Be sure to stop here for a few minutes to take in the sweeping bend of the river with steep canyon walls dropping away at your feet.

Always impressive, every detail of the rocky walls are brought into relief when outlined with white outlines of snow.


While things certainly slow down considerably in the wintertime, there is no lack of things to do at Letchworth this time of year.

In fact, it feels a bit like an exclusive, insiders-only experience to roam the park almost all to yourself, with just a few other adventurous souls.

Hiking and Guided Hikes

While many of the roads in the park are closed, almost all of the park is still accessible for hiking. Trails are well marked, and fun to traverse through snowy woods.

Just be sure you’re prepared for the elements with warm clothes and warm, water-proof footwear.

You won’t be handed a map upon entry to the park since the gate house is not staffed, but you can access trail maps at the Letchworth Park site to print out beforehand.

Don’t rely on looking at the map on your phone (unless you previously downloaded it), because cell service is definitely spotty at the park!

Feel free to hike at your own pace and where your feet take you. Or if you like to meet new friends and have a guide point out things along the way, guided hikes happen at various times throughout the winter season.

These guided hikes are for adventurous, seasoned hikers, and take you on some of the lesser known corners of the park.

Hikes are scheduled most Sundays 10AM – 2PM, and you are encouraged to bring your own lunch. You can check out the hike schedule (and other events) on the park events calendar.

Humphrey Nature Center

You could think of the Humphrey Nature Center as the base of operations for many of the winter activities going on at Letchworth.

The Nature Center is open regular hours throughout the winter (Thursday to Monday 10:00AM – 5:00PM, November 1 – April 28).

You can stop in just to browse around the many hands on exhibits and warm up after a hike.

But there are also many educational programs run here throughout the winter season. My kids enjoy the knee-high naturalist programing that goes on during the school year.

About every other Monday, you can attend an educational event geared toward 3-6 year olds. Pre-register by calling (585) 493-3680.

Other winter programming includes birdwatching, maple syrup demonstrations, guided nature walks, and a winter lecture series about the history of people and places connected to Letchworth park.

There’s always something going on here, so check out the schedule and get plugged in!

Snowshoeing and Cross-Country Skiing

Many of the trails at Letchworth are perfect for snowshoeing and cross-country skiing. The trails are shared by hikers, but signage encourages hikers to avoid walking on the skiing tracks.

One of the most popular places to start out is at the Trailside Lodge (located next to the Humphrey Nature Center).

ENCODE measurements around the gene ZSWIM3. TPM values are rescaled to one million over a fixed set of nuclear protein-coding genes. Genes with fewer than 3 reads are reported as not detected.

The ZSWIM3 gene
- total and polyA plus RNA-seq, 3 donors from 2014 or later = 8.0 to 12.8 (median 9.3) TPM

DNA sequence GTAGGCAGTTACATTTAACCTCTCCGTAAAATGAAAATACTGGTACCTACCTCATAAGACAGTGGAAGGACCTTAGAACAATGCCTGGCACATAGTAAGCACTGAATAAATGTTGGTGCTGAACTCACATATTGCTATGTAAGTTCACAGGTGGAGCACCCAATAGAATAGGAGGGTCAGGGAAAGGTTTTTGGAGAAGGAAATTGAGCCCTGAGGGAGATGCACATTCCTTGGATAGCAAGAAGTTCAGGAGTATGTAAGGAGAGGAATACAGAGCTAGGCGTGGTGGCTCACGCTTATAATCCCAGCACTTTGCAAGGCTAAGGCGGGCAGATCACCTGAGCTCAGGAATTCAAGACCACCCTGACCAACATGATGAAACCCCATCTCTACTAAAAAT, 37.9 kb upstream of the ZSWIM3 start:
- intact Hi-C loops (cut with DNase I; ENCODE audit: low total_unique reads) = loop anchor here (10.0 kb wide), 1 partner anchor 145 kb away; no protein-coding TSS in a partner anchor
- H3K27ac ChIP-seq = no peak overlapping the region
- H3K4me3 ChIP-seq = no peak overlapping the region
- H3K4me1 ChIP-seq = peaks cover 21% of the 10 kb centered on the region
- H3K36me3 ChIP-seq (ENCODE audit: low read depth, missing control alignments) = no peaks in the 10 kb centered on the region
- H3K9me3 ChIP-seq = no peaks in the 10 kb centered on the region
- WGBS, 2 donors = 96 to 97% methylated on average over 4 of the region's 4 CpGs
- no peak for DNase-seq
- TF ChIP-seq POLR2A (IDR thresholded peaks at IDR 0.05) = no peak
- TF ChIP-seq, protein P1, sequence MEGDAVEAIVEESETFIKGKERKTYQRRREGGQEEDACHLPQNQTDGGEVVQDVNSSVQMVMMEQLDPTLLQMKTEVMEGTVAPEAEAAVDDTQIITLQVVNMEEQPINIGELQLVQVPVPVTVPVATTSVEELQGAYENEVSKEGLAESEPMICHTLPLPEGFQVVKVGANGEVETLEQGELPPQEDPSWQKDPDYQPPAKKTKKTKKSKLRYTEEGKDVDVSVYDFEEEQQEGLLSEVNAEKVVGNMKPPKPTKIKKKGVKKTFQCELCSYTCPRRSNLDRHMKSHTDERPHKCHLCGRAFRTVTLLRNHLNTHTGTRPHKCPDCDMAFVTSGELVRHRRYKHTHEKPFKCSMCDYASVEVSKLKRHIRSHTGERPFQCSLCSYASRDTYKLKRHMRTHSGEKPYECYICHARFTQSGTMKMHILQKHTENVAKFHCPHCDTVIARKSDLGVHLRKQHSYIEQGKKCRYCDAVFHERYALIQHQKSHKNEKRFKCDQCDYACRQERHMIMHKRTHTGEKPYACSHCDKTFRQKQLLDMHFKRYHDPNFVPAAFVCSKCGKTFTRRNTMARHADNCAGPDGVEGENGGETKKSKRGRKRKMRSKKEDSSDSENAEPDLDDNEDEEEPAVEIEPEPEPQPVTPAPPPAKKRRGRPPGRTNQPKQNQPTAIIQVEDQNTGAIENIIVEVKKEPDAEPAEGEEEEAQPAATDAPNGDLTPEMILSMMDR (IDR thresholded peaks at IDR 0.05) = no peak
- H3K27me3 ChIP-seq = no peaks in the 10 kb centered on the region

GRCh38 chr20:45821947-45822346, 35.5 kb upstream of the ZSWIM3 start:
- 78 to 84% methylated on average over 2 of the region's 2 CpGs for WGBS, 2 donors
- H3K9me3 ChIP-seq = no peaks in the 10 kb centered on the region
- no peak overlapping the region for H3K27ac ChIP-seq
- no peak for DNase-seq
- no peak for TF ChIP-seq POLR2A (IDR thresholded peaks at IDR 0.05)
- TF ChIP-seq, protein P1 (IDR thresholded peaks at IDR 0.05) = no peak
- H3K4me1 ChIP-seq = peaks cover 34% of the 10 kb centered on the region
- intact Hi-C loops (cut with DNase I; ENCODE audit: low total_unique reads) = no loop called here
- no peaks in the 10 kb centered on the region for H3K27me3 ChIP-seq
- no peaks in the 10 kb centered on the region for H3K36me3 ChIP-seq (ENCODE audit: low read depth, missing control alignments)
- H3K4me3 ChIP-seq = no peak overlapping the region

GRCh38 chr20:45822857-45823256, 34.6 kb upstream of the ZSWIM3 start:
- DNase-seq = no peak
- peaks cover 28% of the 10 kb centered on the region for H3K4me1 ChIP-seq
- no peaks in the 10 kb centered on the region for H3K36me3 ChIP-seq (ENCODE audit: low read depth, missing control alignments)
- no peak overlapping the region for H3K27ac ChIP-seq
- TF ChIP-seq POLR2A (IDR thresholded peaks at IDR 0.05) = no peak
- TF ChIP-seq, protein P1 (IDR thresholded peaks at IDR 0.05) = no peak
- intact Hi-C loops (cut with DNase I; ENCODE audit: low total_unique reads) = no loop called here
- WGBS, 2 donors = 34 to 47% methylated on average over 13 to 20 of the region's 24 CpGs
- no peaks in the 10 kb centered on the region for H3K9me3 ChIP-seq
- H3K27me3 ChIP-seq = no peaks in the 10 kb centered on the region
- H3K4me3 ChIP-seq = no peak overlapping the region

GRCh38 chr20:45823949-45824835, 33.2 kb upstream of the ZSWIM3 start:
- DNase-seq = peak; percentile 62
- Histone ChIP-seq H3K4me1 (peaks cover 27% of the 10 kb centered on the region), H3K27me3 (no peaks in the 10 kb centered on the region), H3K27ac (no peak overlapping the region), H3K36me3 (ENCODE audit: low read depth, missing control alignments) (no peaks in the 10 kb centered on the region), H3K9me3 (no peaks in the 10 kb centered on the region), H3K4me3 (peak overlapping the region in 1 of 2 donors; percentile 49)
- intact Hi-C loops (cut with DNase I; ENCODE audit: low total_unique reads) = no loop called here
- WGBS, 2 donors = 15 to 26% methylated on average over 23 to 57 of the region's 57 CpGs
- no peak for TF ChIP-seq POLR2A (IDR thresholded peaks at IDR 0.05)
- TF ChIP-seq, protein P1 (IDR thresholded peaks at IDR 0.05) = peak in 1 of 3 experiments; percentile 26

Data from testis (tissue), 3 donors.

Trails lead back around the tubing hill toward the trout pond, and from there you can access numerous trails around the pond or back into the woods.

Tubing and Sledding

The Trailside Lodge is the perfect base of operations for a memorable time sledding or tubing on the giant hill just behind it.

In years past, Letchworth would staff the tubing hill, and offered tubes for use to any comers.

In these litigation-nervous days, the park no longer takes responsibility for manning the tubing hill, but it’s still available for visitors to use at their own risk.

Bring your own tube or sled, climb the hill up the trail ascending right between two big tubing runs, and take your pick!

The tubing run to the left (as you go up the hill) has more undulations and is a bit narrower, so this is perfect for older kids and teens (and foolhardy adults!), while the run to the right is smoother and wider, making a great starting point for the younger set.

After you’ve had your fill of tubing or sledding and fingers and toes are turning numb, you can head inside the Trailside Lodge to warm up.

Most winter weekend days there’s a blazing fire in the central fireplace, perfect for warming your chilled fingers and roasting s’mores.

Plenty of hooks line the walls to hang up wet snow gear, and picnic tables are plentiful, so bring along your picnic lunch or a hearty snack to fuel up for more sledding fun.

Some weekends you can also find concessions of home-baked goods available for purchase.


Another fun way to see Letchworth in the winter season is by snowmobile. While many of the trails are closed to snowmobiles, it is possible to traverse the length of the park on a dedicated snowmobile trail.

You can find a snowmobile trail map and other instructions for snowmobilers here.

Other areas within the park prohibited to snowmobiles are also shown on the map. You can read the full list of Rules and Regulations for snowmobilers here.

Snowmobiling is allowed in the park during daylight hours without any special permit. If you’re hoping to be there after dark, you’ll need a night use permit.